Stemming the Tide of the Opioid Crisis in NorthHampton
NORTHAMPTON — Tucked upstairs in a building just off Northampton’s Main Street, Liz Whynott sits in a tidy office lit by a cold November morning. A soft buzzer rings when the front door opens.
Each person who enters is warmly welcomed to the Tapestry Health needle exchange center, an orderly space with bins of medical supplies, syringes and red biohazard waste cans where counseling and clean needles are offered with no moral judgments.
Just down nearby Center Street, Northampton Police Chief Jody Kasper shakes the hand of a man who recently lost his son to an overdose. She waves goodbye and then walks to her office, where she lets out a long sigh.
“Is it working?” she says quietly when asked about the opioid prevention efforts by her department. “It really depends how you define ‘working.’ There’s some good news out of all the efforts being put in, but we still have this massive epidemic.”
From the police headquarters it is a short walk across Main and Pleasant streets to the Northwestern district attorney’s office, where Cherry Sullivan and Lynn Ferro study a spread of charts and reports.
Sullivan is director of Hampshire HOPE, a regional opioid prevention coalition. Ferro, director for Opioid Research and Recovery Support Services in the DA’s office, coordinates efforts by officials and lawmakers looking for ways to fight the epidemic.
Whynott and Kasper, Sullivan and Ferro are soldiers fighting to blunt the region’s opioid epidemic, which has made the wave of death and addiction all too commonplace.
In Northampton, a team of dedicated women are taking the lead on finding solutions for the opioid problem.
Whynott at Tapestry Health works to help those struggling with addiction to develop solutions, while trying to keep them as safe as possible.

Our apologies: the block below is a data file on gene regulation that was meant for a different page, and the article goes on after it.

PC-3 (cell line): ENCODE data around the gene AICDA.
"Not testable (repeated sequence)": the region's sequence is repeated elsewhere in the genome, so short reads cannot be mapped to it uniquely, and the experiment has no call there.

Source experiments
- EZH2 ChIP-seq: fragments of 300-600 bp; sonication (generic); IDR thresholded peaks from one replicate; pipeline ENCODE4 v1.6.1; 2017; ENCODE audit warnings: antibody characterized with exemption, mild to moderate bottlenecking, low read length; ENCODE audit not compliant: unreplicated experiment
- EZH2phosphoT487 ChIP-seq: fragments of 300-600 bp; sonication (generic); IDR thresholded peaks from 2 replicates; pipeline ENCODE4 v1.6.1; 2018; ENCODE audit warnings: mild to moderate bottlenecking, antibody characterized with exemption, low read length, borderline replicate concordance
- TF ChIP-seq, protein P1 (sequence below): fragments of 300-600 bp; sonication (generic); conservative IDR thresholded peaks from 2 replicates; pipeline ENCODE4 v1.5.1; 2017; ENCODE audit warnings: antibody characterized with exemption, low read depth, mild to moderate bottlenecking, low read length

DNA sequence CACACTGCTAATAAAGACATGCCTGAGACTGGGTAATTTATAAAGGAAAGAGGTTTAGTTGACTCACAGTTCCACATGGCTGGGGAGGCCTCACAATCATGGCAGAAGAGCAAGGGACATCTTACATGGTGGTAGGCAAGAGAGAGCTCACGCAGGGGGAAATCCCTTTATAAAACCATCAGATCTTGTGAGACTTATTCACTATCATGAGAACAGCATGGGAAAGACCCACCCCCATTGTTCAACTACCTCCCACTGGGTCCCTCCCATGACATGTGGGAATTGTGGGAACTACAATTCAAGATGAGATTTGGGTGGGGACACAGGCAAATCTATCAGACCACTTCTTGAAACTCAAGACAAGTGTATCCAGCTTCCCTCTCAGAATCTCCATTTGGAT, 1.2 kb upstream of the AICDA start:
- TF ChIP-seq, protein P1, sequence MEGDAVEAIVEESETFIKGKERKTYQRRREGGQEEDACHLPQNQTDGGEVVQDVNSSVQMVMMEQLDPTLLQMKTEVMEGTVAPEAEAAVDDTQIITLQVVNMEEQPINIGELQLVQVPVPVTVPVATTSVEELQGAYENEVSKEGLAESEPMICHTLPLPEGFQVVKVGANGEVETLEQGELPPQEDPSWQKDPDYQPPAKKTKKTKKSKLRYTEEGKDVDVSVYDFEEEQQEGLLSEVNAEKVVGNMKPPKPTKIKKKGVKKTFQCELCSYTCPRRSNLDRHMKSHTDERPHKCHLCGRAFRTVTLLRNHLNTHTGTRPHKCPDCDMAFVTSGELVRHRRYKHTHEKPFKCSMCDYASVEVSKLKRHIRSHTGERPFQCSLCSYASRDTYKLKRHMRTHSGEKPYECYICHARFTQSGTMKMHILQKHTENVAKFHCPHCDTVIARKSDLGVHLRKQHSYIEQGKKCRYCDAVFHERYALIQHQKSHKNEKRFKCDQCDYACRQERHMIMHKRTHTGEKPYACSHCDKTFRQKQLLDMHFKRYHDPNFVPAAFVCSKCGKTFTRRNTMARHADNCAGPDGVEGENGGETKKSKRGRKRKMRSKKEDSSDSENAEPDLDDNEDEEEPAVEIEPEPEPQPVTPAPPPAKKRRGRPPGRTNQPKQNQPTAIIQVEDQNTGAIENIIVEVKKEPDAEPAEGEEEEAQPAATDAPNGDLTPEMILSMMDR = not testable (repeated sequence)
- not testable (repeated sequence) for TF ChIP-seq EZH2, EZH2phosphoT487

Chief Kasper and Sullivan of Hampshire HOPE look for ways to reduce the dangerous stigma of addiction through programs such as Northampton’s Drug Addiction Response Team and implementing health curriculums to educate students around Hampshire County.
Ferro coordinates the efforts of the DA’s office, lawmakers and constituents to create legislation and programs like MassPAT, the prescription drug monitoring database that provides the detailed information needed to deal with overprescribing clinicians and doctor-shopping patients.
Ferro and Sullivan of Hampshire HOPE say they’ve also seen a shift in the community as a whole to focusing on educating and preventing people from misusing or abusing prescription drugs to begin with, before it ever reaches addiction.
For young people, Ferro and Sullivan said there is a new emphasis on teaching emotional resilience and coping to students so they never have to reach for a drug to deal with emotional pain in the first place.
A national program called LifeSkills Training implemented in a number of Hampshire County schools focuses on teaching kids to build self esteem, deal with difficult relationships and manage their emotions in a healthy way.
“If you don’t have resilience and you don’t have coping ability, that’s it, what are you gonna do?” Ferro said. “You need comfort, right now. And that’s going to be alcohol or drugs or smoking… whatever addiction you choose.”
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